Friday, July 19, 2013

The Fantasia Daily, 2013.01 (18 July 2013): Shield of Straw

The Imperial Exterior photo IMAG0407_zps4ff9ed75.jpg

Welcome to the Cinema Imperial, where I'll be spending much of the next three weeks. I hope to get some pictures of the inside added soon, because it is really a nice looking place to see a movie - the comfy seats, especially compared to what we've dealt with in Hall, help immensely too.

Getting up here went shockingly smoothly this year - I arrived at South Station just in time to catch my bus at 7am, and was in fact quite surprised when I got to White River Junction and it wasn't time to buy some lunch at McDonald's, like it was in previous years when I messed up and had to take the 9:30am bus. Being on time messes me up, apparently. I then found my sublet, got things set up, and headed down to Concordia to pick up my media pass. I'll be taking the Metro for that trip in the future; it's not quite so crazy hot here as it was in Boston, but I wound up sweating a lot. I managed to get the last ticket for Shield of Straw when I made it to the Imperial - as in, if I had a date, I'd be out of luck. Yay being single!

I didn't get to see The Conjuring - that was good and sold out - but I was ready to drop when I got back to the apartment anyway.

Sorry for the brevity here, but Drug War starts in a little more than a half hour, and I see things being crowded. If you're here and spot the guy in cargo shorts, a press pass, and a Red Sox t-shirt (large "B" on front, socks on back) at Drug War or Lesson of the Evil, say hi!

Wara no Tate (Shield of Straw)

* * * ¾ (out of four)
Seen 18 July 2013 in le Cinéma Impérial (Fantasia Festival Opening Night, HD)

I thought I'd seen it all from Takashi Miike - for a guy who started out doing quick, strange, direct-to-video crime movies, he's certainly seemed to do have done everything, from gross-out horror to whimsical adaptations of popular children's cartoons. Shield of Straw, though, checks off something I can't believe I'd missed: Great big mainstream contemporary thriller. And while not a whole lot of Miike oddity shows up, there's a startlingly smart, relevant story underneath the high concept.

A young girl has been found raped and murdered; DNA testing shows the culprit is almost certain to be repeat offender Kunihide Kiyomaru (Tatsuya Fujiwara). When he disappears, the girl's grandfather - old and extremely wealthy industrialist Takaoki Ninagawa (Tsutomu Yamazaki) offers a billion yen bounty (roughly ten million dollars) to anyone who kills Kiyomaru if they are found guilty in a court of law. Kiyomaru turns himself in, suddenly finding his hiding place unsafe, and two top members of the Security Police - widower Kazuki Mekari (Takao Osawa) and single mother Atsuko Shiraiwa (Nanako Matsushima) are assigned to assist detectives Takeshi Okumura (Goro Kishitani), Masataka Kanbashi (Kento Nagayama), and Kenji Sekiya (Masato Ibu) in transporting him back. But that bounty is so huge that not just civilians, but trained police officers will be tempted - possibly including someone within their group.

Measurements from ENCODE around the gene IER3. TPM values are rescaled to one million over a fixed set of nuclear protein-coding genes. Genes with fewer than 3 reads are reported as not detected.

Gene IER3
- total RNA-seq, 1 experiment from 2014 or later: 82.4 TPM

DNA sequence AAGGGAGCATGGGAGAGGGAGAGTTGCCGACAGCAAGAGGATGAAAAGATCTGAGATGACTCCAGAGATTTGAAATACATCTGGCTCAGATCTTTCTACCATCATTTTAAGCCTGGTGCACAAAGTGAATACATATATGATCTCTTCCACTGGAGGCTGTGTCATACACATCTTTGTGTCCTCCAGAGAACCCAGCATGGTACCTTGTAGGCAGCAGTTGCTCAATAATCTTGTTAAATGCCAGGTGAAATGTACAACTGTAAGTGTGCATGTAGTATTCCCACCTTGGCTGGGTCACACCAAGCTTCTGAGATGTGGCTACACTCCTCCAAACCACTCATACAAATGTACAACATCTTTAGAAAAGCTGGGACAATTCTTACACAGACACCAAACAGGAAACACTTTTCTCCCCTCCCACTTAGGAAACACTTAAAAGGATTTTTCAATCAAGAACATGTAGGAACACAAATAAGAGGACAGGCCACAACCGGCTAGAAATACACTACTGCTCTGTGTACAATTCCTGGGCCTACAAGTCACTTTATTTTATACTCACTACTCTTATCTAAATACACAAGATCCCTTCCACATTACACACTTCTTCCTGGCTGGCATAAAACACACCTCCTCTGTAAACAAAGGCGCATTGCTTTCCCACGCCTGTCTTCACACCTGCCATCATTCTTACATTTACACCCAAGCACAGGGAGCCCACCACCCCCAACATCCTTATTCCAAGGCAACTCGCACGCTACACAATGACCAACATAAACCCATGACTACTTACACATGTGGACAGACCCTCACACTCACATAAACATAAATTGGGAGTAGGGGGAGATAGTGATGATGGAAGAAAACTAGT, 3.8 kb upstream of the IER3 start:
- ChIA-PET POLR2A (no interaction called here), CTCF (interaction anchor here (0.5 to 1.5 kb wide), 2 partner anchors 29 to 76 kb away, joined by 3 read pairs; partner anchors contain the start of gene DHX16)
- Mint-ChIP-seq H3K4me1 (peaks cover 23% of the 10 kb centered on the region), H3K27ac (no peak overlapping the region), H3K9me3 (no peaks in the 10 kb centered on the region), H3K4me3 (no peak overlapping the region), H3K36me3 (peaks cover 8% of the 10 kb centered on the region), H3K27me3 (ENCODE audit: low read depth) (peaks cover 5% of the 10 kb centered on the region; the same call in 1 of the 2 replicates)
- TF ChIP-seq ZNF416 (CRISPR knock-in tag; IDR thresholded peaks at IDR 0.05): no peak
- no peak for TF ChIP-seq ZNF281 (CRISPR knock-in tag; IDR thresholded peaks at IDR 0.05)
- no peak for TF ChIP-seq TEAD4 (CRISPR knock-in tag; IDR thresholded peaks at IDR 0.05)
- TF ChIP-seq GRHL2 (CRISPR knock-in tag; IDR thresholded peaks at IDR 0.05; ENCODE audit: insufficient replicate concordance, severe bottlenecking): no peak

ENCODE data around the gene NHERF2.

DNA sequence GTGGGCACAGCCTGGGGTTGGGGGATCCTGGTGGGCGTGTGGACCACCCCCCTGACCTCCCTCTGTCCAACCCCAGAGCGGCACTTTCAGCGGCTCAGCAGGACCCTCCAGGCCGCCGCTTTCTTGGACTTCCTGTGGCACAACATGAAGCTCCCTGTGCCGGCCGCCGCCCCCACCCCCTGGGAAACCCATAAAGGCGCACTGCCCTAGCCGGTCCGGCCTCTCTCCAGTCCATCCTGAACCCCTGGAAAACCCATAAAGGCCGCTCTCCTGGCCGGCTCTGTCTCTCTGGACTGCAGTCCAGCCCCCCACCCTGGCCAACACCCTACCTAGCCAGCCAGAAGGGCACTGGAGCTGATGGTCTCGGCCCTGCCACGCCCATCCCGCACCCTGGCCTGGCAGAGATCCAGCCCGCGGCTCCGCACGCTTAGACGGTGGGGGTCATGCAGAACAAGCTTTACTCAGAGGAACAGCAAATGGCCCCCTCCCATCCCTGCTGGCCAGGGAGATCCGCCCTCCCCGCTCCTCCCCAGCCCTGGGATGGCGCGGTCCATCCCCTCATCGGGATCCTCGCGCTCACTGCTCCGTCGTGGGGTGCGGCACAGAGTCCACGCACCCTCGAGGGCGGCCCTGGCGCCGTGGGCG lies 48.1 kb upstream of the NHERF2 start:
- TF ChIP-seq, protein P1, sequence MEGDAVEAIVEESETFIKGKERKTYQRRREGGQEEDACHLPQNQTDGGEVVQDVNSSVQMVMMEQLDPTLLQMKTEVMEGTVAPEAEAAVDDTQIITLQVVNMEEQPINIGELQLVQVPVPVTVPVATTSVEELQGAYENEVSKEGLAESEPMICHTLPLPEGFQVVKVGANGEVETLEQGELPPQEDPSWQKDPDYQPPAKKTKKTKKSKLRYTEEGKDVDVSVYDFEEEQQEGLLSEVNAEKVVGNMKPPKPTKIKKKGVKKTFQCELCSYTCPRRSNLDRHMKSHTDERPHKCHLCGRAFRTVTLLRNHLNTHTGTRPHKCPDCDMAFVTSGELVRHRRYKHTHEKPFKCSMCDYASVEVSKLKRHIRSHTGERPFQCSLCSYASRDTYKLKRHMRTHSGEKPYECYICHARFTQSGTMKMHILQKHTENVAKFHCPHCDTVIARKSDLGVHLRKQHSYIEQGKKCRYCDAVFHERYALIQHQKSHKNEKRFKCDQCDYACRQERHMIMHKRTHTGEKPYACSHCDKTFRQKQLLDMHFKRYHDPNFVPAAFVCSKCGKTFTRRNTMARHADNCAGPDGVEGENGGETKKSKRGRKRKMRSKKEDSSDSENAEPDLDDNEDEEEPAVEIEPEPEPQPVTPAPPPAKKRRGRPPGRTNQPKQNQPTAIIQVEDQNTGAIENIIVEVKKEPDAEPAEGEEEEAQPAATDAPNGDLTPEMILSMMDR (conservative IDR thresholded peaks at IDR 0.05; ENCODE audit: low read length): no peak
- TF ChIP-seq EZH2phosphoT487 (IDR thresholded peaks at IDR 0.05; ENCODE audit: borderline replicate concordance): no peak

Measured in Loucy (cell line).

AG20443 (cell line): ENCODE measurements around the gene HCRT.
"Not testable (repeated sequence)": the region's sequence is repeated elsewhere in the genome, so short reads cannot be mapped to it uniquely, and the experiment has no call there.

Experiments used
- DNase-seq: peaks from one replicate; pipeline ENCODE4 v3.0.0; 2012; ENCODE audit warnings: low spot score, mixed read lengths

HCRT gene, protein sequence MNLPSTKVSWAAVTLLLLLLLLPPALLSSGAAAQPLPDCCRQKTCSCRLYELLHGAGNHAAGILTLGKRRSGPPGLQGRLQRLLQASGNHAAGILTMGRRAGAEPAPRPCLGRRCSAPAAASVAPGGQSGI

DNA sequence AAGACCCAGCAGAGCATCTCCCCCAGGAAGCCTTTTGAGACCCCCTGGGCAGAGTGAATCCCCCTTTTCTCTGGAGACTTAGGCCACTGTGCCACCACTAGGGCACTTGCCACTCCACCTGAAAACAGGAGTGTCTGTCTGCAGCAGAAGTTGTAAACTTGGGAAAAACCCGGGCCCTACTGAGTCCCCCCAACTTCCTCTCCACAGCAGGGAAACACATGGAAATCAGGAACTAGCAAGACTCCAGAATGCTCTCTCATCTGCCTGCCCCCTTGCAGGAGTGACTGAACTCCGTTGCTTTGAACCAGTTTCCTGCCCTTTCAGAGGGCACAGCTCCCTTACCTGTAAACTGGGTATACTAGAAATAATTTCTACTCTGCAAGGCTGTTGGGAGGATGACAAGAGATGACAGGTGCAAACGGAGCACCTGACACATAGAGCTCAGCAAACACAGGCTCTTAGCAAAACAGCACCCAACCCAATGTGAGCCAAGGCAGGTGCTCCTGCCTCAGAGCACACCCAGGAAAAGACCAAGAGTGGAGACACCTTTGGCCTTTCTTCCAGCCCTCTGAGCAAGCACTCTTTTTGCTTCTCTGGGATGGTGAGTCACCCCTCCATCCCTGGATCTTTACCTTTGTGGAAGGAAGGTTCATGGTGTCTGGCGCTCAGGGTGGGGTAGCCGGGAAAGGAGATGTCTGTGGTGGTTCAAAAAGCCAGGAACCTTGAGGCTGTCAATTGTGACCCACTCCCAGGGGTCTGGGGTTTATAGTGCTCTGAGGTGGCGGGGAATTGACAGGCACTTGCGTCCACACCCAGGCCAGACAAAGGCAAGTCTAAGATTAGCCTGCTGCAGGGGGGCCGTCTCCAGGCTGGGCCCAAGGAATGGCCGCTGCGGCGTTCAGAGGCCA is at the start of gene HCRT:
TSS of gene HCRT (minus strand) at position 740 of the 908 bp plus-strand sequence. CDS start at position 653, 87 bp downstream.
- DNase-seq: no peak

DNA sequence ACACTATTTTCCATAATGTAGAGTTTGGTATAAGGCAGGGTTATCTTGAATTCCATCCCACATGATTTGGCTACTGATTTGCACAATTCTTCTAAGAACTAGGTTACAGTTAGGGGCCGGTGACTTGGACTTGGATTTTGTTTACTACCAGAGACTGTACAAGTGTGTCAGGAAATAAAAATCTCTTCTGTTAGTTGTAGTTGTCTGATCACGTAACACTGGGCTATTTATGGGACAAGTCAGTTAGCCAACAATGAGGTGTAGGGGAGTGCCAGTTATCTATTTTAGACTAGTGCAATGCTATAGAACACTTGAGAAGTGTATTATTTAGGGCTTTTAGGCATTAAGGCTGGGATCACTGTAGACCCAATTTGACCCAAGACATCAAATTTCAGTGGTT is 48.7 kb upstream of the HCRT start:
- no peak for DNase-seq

If this (or the novel it's based upon, Kazuhiro Kiuchi's Wara no Tate) isn't soon optioned for an American remake, then all of Hollywood is asleep at the wheel. Oh, it should absolutely play America as-is, hopefully in theaters rather than just video on-demand, but in a country having constant debates about the rights of accused criminals and terrorists and where a significant portion of the population is armed and espousing, if not vigilante justice, being proactive with their firearms... Well, you could adapt this into something just as pointed as it is thrilling. What Kiuchi has done is take a responsibility usually spouted by defense attorneys - that they are defending the system, if not the very idea of the very rule of law, as much as they are representing their distasteful clients - and transfer it to men of action. It makes an easily-dismissed concept into something concrete, as well as the chaos that would result if this principle was not upheld. Miike and screenwriter Tamio Hayashi get that out there early, but don't push it too hard at the time and never have the characters speechify about it later (lots of "it's my job", though), letting the idea hang over the action without overwhelming it.

Full review at EFC.

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